Bridging
the digital divide

Training on Thin Client in Tanzania

Close the gap would not exist without the strong, supportive and dedicated commitment of its partners in industrialized, emerging and developing countries. Close the Gap’s longtime partner Nederlandse Spoorwegen (NS), the Dutch Railway company, donated more than 1.000 thin clients that will be re-deployed throughout various projects. This marked the  perfect opportunity to engage with Realdolmen, another of Close the Gap’s longtime partners. Realdolmen has donated IT equipment for many years now and went the extra mile by offering to travel to Tanzania  to provide a 1 week training to a local African partner on the use of thin clients. Jeroen Staal and Kevin Bauwens from Realdolmen provided training to Theodory J Agutu and Elly Maduhu Nkonya from Exponential Technology (Tanzania), Franck Bigirimana from GLICE (Burundi), Dan Muganzi from CFSU (Uganda), Miriam Ndavi and Joseph Oliech from CFSK (Kenya) and Ally Abubakar Kodi and Thomas Massawe from ACTT. Our colleague Peter Manderick, Close the Gap’s Head of Projects was also part of the training!

The programme included:

1. Intro to Linux

2. Intro to thin clients

3. Installation and configuration of a thin client

4. Installation and configuration of servers

5. Installation of the remote area community hotspot for education and learning package (RACHEL), an open, online educational platform with educational content. Racheloffline.org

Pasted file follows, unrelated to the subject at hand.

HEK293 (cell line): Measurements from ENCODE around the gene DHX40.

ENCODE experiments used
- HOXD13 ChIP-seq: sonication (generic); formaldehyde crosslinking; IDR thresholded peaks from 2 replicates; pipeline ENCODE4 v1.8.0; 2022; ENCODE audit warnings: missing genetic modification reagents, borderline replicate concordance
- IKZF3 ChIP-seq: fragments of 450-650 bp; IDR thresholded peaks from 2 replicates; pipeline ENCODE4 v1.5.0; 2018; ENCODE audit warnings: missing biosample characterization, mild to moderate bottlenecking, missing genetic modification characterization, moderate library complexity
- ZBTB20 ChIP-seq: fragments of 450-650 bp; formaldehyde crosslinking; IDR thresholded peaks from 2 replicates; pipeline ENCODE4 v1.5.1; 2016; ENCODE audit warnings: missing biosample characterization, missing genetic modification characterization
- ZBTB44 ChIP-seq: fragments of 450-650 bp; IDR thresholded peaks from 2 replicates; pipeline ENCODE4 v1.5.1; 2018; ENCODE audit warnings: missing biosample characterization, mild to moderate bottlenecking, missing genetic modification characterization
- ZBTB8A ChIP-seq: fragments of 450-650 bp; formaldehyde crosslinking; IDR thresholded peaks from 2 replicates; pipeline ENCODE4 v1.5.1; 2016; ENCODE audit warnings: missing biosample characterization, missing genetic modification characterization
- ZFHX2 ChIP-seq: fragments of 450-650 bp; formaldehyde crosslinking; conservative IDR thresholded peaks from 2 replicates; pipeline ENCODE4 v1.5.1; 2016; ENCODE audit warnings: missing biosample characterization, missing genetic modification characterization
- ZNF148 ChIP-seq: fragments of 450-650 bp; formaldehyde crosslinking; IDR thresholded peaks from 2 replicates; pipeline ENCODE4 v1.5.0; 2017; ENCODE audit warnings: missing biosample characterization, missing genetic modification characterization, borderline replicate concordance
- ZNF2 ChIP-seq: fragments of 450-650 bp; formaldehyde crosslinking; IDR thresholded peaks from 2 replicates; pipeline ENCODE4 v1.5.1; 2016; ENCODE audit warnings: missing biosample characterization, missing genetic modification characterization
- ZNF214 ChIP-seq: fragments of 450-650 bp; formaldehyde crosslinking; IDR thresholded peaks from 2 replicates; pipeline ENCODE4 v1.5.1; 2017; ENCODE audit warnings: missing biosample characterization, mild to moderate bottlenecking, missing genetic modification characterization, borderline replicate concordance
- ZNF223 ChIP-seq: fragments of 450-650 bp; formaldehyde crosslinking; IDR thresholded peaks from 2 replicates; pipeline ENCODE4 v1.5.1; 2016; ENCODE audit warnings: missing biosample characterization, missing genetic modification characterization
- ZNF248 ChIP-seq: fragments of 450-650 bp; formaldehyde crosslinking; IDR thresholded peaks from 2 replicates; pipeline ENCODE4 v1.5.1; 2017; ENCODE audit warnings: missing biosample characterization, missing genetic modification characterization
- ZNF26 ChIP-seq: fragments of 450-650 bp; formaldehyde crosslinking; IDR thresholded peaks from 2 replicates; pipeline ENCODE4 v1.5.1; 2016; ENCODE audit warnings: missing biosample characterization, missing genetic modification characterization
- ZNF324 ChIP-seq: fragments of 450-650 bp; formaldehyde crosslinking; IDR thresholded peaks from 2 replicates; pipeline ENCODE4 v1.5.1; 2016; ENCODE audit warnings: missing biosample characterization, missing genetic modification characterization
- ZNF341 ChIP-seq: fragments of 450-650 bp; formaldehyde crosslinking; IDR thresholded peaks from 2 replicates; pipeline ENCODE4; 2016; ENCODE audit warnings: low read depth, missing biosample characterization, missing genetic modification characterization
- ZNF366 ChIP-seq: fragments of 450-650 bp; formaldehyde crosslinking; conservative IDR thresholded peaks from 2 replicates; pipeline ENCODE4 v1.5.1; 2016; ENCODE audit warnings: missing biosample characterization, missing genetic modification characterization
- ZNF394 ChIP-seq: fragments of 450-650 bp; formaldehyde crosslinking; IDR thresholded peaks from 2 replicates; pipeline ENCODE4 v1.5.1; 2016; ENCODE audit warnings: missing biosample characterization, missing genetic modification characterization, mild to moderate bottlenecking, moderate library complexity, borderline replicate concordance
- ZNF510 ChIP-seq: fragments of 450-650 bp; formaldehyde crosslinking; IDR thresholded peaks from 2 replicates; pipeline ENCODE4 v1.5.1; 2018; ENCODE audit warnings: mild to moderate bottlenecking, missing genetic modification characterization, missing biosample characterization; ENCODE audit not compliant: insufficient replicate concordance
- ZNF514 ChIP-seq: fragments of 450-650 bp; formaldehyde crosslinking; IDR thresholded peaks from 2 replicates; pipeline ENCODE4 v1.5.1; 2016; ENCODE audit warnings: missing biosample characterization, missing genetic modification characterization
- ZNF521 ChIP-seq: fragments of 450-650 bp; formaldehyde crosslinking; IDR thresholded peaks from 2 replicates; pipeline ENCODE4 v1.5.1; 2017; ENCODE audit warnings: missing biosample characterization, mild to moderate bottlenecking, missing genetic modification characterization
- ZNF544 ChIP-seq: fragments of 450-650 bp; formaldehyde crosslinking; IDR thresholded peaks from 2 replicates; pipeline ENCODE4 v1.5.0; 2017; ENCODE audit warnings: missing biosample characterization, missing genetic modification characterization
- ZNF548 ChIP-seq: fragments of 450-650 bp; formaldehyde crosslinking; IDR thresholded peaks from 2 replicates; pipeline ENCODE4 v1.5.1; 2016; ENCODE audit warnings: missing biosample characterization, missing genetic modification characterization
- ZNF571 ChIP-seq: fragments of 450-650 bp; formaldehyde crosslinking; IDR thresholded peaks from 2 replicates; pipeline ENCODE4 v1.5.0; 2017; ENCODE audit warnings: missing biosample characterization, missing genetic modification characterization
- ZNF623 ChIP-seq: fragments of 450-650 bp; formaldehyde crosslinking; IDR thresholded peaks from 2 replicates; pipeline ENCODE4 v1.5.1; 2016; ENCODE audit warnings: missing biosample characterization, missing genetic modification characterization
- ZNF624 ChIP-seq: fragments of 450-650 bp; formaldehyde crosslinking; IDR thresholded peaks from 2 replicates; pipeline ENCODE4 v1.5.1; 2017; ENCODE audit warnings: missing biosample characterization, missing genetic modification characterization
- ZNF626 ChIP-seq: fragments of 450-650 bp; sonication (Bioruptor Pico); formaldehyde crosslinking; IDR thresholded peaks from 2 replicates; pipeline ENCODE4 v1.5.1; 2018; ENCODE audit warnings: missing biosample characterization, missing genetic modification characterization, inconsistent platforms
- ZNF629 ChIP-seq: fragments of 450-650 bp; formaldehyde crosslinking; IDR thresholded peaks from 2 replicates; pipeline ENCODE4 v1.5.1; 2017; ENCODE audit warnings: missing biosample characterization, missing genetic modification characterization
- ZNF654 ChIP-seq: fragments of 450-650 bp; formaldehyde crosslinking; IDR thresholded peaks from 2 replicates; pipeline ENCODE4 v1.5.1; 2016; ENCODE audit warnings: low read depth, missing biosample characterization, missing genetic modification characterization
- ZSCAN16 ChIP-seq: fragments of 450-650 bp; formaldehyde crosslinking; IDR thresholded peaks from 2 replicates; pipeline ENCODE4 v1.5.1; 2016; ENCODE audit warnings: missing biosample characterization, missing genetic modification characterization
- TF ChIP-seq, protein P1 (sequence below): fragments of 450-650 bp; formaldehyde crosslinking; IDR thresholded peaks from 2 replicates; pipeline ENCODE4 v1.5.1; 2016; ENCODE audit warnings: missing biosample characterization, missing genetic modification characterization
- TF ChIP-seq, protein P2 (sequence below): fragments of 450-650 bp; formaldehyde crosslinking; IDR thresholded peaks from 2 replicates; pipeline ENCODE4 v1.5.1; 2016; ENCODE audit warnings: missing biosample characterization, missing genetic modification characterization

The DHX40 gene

In the coming months a batch of thin clients will be sent to all participants, so they can start pilot projects in their respective regions. We will keep you posted!

What is a thin client?
A thin client is a lightweight computer that is purpose-built for remoting into a server (typically cloud or desktop virtualization environments). It depends heavily on another computer (its server) to fulfill its computational roles.

“Discussing with the participants during or after the training sessions made clear that the basic human right for education as we know it in Europe is not that obvious. Yes, everybody in Tanzania can have education but the lack of school material and infrastructure makes it harder. Tanzanian people realize that decent education is vital for their future and are very willing to invest time & money to make sure their kids can go to proper schools. They are also very aware that future prosperity for them depends on education. In that respect the importance of organisations such as Close the Gap cannot be stressed enough. This project was an eye-opener to me: in Western Europe we take decent and objective education for granted. It is not…” Jeroen Staal, Realdolmen

group pic